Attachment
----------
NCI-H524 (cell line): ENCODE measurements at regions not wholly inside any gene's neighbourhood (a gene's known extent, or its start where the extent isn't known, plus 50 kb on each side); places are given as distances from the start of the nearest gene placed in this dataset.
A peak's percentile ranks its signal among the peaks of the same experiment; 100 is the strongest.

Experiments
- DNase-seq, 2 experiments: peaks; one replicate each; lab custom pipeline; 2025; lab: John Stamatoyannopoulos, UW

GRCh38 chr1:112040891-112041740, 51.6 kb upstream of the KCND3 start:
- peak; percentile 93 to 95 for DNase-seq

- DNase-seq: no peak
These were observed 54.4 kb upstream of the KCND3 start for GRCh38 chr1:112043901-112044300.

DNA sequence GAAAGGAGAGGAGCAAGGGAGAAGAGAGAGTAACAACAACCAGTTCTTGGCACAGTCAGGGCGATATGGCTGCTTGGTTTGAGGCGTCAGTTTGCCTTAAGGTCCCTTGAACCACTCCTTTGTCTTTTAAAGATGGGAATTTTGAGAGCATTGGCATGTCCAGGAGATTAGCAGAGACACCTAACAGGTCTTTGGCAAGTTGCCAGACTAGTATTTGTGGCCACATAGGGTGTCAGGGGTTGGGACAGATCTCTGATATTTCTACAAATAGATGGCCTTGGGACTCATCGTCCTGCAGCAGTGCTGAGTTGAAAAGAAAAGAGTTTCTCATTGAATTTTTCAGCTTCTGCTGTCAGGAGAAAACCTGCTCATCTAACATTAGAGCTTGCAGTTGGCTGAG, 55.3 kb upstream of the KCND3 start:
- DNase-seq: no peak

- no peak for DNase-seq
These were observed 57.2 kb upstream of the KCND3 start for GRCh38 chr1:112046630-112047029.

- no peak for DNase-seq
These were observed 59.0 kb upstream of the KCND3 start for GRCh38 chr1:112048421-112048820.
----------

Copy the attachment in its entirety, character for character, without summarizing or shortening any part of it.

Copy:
NCI-H524 (cell line): ENCODE measurements at regions not wholly inside any gene's neighbourhood (a gene's known extent, or its start where the extent isn't known, plus 50 kb on each side); places are given as distances from the start of the nearest gene placed in this dataset.
A peak's percentile ranks its signal among the peaks of the same experiment; 100 is the strongest.

Experiments
- DNase-seq, 2 experiments: peaks; one replicate each; lab custom pipeline; 2025; lab: John Stamatoyannopoulos, UW

GRCh38 chr1:112040891-112041740, 51.6 kb upstream of the KCND3 start:
- peak; percentile 93 to 95 for DNase-seq

- DNase-seq: no peak
These were observed 54.4 kb upstream of the KCND3 start for GRCh38 chr1:112043901-112044300.

DNA sequence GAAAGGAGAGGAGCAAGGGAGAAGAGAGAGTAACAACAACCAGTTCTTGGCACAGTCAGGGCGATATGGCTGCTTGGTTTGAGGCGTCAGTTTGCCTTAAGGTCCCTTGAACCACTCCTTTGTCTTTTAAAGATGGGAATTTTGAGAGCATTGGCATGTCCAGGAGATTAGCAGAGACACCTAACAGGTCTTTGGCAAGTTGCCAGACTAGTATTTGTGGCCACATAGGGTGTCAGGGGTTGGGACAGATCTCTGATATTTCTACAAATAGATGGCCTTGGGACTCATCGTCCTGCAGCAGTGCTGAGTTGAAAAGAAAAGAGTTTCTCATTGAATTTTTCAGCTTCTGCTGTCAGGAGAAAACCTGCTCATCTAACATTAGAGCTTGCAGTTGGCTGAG, 55.3 kb upstream of the KCND3 start:
- DNase-seq: no peak

- no peak for DNase-seq
These were observed 57.2 kb upstream of the KCND3 start for GRCh38 chr1:112046630-112047029.

- no peak for DNase-seq
These were observed 59.0 kb upstream of the KCND3 start for GRCh38 chr1:112048421-112048820.